For José Mourinho the art of management is one part detail and two parts salesmanship

His performance is catnip to English football, which has always preferred to interpret the game through the prism of personalities rather than processes.

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English football has always had a curious fixation with its managers. We seem uniquely convinced that the power of the game ultimately resides not in the 22 players on the pitch, nor in its fans and benefactors, but in the vaguely sepulchral man sitting on a nearby bench, pointing at things. Even the etymology gives it away. Whereas our European cousins refer to their coaches by more holistic terms – entraineur, técnico – we expect ours to manage: to master, coerce, enforce.

I have a theory about all this. Maybe the reason we’re so carried away by the idea of football managers as autocrats is that we have never experienced the real thing. We can indulge our latent strongman curiosities instead by sharing tales of Bill Shankly, Alex Ferguson or Brian Clough: men who – we like to imagine – asserted their ideas through a combination of animal magnetism and sheer will.

José Mourinho understands this better than anyone, which is why he has spent much of the past two decades cultivating an image of himself as a man who doesn’t mind bloodying a few noses – or poking a few eyes – in order to get things done. For Mourinho, management is one part detail to two parts salesmanship: witness the artless and painfully unsubtle ways in which he will try to shoehorn his career achievements into casual conversation, claiming triumphs as his and his alone.

His performance is catnip to English football, which has always preferred to interpret the game through the prism of personalities rather than processes. Doubtless it is part of the reason why, despite beginning his career in Portugal and passing through Italy and Spain, Mourinho has now spent more time managing in the Premier League than everywhere else put together.

As 2018 drew to a close, though, it seemed Mourinho’s schtick was beginning to wear thin. His job at Manchester United had ended in a familiar blend of needless rancour and terrible football: colourless, odourless and yet vaguely nauseating. Both tactically and tonally the game appeared to have moved on from his unique brand of snarling, iconoclastic pragmatism. By the autumn of 2019, he was 56 and had been out of the game for almost a year. His days as an elite manager looked numbered.

Yet there he was on 21 November, beaming away at his first press conference as the new manager of Tottenham Hotspur, nattering cheerily about how happy he was, what a wonderful club he’d joined and how much he’d grown in the 11 months since his previous job had ended. From his breezy demeanour you wouldn’t know whether he had just completed one of the most sensational managerial switches of the year or popped in for a cup of tea.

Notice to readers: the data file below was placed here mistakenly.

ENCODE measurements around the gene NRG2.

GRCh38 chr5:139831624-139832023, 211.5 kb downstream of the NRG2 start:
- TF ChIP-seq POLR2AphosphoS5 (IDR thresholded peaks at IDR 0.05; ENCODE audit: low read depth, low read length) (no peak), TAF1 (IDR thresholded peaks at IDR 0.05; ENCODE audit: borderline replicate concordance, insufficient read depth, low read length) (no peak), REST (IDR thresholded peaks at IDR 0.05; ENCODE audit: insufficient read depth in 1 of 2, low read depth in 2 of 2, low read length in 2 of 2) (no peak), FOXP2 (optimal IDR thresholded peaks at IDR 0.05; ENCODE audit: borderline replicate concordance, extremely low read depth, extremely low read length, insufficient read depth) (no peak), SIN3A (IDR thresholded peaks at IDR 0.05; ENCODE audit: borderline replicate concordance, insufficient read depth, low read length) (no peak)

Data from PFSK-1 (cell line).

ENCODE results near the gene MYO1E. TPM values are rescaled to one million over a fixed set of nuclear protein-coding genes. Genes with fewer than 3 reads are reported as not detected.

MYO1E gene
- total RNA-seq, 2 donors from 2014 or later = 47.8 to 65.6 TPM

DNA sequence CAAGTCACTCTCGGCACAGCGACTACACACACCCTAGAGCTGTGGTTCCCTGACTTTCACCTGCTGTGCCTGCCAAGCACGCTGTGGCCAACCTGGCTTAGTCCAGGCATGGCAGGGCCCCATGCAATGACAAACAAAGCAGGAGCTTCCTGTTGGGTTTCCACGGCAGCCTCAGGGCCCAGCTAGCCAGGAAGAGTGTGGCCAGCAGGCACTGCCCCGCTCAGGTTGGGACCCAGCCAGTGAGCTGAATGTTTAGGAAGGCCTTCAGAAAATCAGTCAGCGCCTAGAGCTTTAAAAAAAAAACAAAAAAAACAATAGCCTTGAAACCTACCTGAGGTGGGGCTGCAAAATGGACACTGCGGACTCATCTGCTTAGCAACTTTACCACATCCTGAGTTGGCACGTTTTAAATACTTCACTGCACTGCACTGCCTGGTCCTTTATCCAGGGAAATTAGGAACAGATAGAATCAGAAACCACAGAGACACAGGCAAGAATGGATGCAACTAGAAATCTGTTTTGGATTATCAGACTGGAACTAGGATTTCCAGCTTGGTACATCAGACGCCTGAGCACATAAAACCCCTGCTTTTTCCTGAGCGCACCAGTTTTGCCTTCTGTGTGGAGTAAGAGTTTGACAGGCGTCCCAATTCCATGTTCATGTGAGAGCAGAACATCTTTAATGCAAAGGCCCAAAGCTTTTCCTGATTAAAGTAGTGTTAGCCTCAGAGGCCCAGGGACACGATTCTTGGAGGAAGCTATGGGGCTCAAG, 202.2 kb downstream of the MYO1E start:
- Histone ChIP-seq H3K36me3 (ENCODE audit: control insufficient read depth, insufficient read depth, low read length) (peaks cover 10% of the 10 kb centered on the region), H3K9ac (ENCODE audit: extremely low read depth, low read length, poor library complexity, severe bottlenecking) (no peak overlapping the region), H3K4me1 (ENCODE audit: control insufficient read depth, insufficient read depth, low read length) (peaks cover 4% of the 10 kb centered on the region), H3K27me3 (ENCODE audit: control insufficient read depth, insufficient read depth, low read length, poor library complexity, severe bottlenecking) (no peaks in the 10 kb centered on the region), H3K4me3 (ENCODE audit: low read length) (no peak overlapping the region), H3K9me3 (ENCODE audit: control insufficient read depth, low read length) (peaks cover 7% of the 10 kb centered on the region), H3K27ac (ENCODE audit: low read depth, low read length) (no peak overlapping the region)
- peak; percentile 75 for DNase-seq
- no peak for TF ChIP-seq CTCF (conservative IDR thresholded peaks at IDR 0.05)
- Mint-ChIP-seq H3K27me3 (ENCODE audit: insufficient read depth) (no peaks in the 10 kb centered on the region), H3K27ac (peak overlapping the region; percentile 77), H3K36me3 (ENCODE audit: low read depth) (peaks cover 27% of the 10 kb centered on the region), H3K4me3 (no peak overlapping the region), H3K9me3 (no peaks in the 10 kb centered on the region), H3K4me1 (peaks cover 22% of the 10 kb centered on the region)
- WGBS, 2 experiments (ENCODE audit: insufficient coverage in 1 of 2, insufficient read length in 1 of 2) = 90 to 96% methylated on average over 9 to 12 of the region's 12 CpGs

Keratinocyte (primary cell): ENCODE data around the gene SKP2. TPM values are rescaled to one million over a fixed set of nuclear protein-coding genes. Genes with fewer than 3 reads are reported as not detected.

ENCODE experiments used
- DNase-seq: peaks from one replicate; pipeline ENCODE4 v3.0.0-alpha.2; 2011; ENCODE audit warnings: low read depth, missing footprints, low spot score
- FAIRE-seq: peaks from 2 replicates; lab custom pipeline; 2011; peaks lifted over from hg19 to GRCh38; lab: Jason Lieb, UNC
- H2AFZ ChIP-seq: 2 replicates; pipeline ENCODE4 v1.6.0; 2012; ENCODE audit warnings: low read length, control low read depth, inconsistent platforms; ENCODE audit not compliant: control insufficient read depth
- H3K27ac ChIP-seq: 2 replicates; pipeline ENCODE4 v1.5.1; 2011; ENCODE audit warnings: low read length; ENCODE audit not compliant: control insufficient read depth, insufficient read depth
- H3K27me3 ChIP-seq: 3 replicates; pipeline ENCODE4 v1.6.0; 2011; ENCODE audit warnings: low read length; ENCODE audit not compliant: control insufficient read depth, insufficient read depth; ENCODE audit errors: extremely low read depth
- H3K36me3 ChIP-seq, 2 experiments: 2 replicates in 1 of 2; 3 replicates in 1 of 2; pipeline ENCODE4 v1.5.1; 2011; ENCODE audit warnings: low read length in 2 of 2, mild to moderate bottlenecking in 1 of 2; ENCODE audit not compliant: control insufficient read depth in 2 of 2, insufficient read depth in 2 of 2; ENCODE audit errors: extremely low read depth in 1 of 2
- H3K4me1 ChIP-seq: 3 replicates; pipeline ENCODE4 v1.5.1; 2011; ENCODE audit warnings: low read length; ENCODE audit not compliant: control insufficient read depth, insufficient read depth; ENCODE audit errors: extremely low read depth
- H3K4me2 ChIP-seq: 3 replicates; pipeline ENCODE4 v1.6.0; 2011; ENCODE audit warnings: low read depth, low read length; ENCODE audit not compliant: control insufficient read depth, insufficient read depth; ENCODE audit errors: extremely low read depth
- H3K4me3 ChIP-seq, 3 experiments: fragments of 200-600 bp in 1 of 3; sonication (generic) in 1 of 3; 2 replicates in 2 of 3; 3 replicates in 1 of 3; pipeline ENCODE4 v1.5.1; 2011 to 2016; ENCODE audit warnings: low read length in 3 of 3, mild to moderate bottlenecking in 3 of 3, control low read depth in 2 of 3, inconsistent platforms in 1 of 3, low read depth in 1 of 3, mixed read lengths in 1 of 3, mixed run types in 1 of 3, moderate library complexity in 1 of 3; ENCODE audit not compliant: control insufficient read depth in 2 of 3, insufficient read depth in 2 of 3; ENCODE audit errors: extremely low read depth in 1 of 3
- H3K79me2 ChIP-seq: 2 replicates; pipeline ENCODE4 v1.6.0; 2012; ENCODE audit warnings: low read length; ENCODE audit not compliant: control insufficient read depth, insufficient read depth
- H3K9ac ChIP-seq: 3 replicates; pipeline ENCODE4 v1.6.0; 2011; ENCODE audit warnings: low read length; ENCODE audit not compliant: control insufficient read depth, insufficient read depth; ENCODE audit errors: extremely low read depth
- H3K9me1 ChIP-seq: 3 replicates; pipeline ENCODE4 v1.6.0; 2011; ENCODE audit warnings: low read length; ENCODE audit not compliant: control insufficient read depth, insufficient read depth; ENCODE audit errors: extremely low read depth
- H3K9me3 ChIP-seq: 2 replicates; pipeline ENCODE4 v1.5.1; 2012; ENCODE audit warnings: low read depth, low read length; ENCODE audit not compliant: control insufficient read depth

Of course, we’ve seen it before. Nearly all Mourinho’s jobs have begun with such abundant optimism only to end in the same staid tactics and sullen press conferences; bitter feuds; punishment droppings; transfer wrangles conducted in the full public glare. After a trophy or two, things tend to head south around the third season, culminating in an extremely costly divorce – for the club, at any rate.

Virtually everyone knows how the cycle works, and it would be fairly safe to assume this includes Tottenham’s chairman Daniel Levy. But he took the decision to sack the club’s popular manager Mauricio Pochettino and replace him with Mourinho, eschewing the numerous accomplished alternatives (Massimiliano Allegri, Julian Nagelsmann, Brendan Rodgers and Carlo Ancelotti among them).

What makes this such a jarring appointment is that it seems to make so little sense on so many levels. Tottenham is a frugally run club with a stable recent history and a strong record of bringing through young players. Mourinho is a typhoon of a manager who demands big transfers and only plays academy talent when he’s trying to make some surly, oblique point. If it goes wrong, it’s going to do so in spectacular fashion. So what on earth are Spurs playing at?

The answer can be found in some of the underlying trends. Tottenham’s success under Pochettino may have propelled them temporarily into the elite category (they reached the Champions League final last season), but in reality they are held there only by a thread. By most financial metrics, they are the sixth biggest club in the Premier League. Last year, it was revealed that when Europe’s leading clubs met to discuss a potential breakaway competition, Spurs were not invited. For all their accomplishments on the pitch, Tottenham remain a club with a deep, unshakeable status anxiety. They are unsure of their place in the world – a giant walking among leviathans.

Into the void, then, steps Mourinho, whispering sweet nothings, his very presence a sort of luxury marque providing reassurance that you still matter. His fame guarantees eyes on the team in an age when football clubs are as much an advertising space as a sporting endeavour. Like all strongmen, he promises to restore your pride, fix your house, purge impurity, rout your neighbours. A narrow 3-2 win over West Ham in his first match in charge was greeted in many parts of the media like a divine augury.

But such is English football’s cult of the manager. In a complex world, the lure of the simple, transformative solution feels stronger than ever. Deep down, I think we all know things are rarely so straightforward. But there’s always somebody who wants to believe

Jonathan Liew is a sports writer at the Guardian

Jonathan Liew is a sports writer at the Guardian 

This article appears in the 29 November 2019 issue of the New Statesman, The English Question